During World War II, the USS Haynes, an American destroyer escort discovers a German U-boat in the South Atlantic. A deadly duel between the two ships ensues, and Captain Murrell must draw upon all his experience to defeat the equally experienced German commander. Written by
Linda Adams <Garridon@aol.com>
The finale rescue was shot on location in the sea at Long Beach, California and on the ship the 'USS Alfred E. Cunningham' (DD-752), an Allen M. Sumner-class destroyer. Other location filming sites included the Pacific Ocean near Oahu, Hawaii for scenes on the 'USS Whitehurst' portraying the 'USS Haynes'. See more »
After the u-boat's first torpedo attack on the DE the captain orders 18 knots and turns to attack. No anti-submarine vessel would have increased to this speed, since anything over about 15 knots was too fast for the sonar to work effectively, and the sonar was required for the coming attack. See more »
[listening on hydrophone]
Now American, turn the right way and I'll give you a pretty present.
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Have to agree with "bob the moo" on this one. I've seen it probably two dozen times, and will see it many more, I'm sure. One of my favorite "war" movies (w/Robert Mitchum and Curt Jurgens as destroyer and submarine captains, respectively). My other faves are "Platoon," "Full Metal Jacket," "Decision Before Dawn," (w/Oskar Werner and Richard Basehart--most excellent!), and of course, Kubrick's "Paths of Glory," w/Kirk Douglas, Adoph Menjou and George MacReady.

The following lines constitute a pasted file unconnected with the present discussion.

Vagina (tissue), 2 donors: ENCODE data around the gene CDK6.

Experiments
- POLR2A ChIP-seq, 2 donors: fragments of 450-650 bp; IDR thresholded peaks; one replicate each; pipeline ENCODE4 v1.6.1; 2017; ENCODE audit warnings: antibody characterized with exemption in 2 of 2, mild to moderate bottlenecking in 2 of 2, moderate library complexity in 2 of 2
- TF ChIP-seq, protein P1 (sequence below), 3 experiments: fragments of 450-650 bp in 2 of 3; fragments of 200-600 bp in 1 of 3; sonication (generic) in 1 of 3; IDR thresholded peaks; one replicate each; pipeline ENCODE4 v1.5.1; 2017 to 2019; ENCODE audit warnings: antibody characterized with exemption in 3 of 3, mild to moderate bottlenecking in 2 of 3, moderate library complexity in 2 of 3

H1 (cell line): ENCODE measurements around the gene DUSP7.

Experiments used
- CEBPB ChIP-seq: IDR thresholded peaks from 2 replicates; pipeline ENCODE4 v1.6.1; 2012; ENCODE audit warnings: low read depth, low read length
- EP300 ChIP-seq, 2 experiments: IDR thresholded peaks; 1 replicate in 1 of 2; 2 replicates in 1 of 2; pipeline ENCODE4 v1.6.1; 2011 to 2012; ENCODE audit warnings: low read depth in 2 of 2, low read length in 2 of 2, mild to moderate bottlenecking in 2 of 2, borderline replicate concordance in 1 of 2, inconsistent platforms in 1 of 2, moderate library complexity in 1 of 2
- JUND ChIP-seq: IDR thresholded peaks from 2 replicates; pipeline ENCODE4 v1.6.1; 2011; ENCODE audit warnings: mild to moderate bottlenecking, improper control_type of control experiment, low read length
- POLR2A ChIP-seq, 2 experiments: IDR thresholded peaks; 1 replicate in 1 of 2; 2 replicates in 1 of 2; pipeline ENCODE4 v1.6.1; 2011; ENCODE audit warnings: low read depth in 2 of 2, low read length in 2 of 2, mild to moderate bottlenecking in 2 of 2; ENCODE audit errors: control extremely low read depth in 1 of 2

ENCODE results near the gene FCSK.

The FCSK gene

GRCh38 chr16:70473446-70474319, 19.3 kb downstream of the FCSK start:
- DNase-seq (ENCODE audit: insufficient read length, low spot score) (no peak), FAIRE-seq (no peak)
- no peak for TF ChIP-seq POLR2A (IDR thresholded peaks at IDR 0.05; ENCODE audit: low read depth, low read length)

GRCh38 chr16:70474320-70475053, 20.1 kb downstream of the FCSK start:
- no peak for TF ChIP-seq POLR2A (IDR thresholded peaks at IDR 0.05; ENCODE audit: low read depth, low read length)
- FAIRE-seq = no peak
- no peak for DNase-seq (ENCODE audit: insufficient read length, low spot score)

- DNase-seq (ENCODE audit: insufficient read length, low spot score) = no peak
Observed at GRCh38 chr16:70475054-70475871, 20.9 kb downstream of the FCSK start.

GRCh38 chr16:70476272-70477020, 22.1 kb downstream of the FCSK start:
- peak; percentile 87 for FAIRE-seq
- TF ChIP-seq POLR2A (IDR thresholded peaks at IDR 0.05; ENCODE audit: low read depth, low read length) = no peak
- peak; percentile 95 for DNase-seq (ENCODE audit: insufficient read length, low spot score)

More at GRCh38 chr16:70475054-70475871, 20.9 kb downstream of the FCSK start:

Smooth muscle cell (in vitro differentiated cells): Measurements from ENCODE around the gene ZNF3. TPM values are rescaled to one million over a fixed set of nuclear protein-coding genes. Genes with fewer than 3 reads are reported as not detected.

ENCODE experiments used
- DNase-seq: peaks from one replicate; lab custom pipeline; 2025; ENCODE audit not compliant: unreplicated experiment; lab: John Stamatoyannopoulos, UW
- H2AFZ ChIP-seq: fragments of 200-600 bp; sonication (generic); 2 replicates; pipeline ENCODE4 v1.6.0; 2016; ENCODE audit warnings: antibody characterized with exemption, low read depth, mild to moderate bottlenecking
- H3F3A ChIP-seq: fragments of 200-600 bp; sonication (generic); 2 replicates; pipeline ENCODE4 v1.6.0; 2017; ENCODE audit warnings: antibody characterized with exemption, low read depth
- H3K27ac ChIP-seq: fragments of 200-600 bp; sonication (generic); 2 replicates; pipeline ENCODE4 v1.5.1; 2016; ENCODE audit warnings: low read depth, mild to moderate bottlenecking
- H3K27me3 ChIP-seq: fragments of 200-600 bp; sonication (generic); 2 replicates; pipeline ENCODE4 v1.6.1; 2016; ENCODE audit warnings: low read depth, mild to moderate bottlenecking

More than a blood-and-guts war movie (though it has plenty of terrific action scenes), it's more of a man-vs-man "cat and mouse" story. Absolutely excellent direction (by Dick Powell) and some terrific cinematography. Terrific scene between Jurgens and Theodore Bikel (who plays his Exec. Officer), that is nothing but facial gestures and eyebrows.
A very "moral" tale, it shows that even sworn enemies serving their countries in wartime can show respect and compassion toward each other, especially since they're all men-of-the-sea: sailors. Conversations between Mitchum and his ship's doctor and between Jurgens and his exec officer mirror each other. Note the scene of the American sailors pulling the German sailors aboard their lifeboats near the end; Mitchum helping rescue the U-boat captain and his exec after ramming them.
Great tale, well-scripted, acted, directed and shot. An model of how to make a terrific story into a movie.
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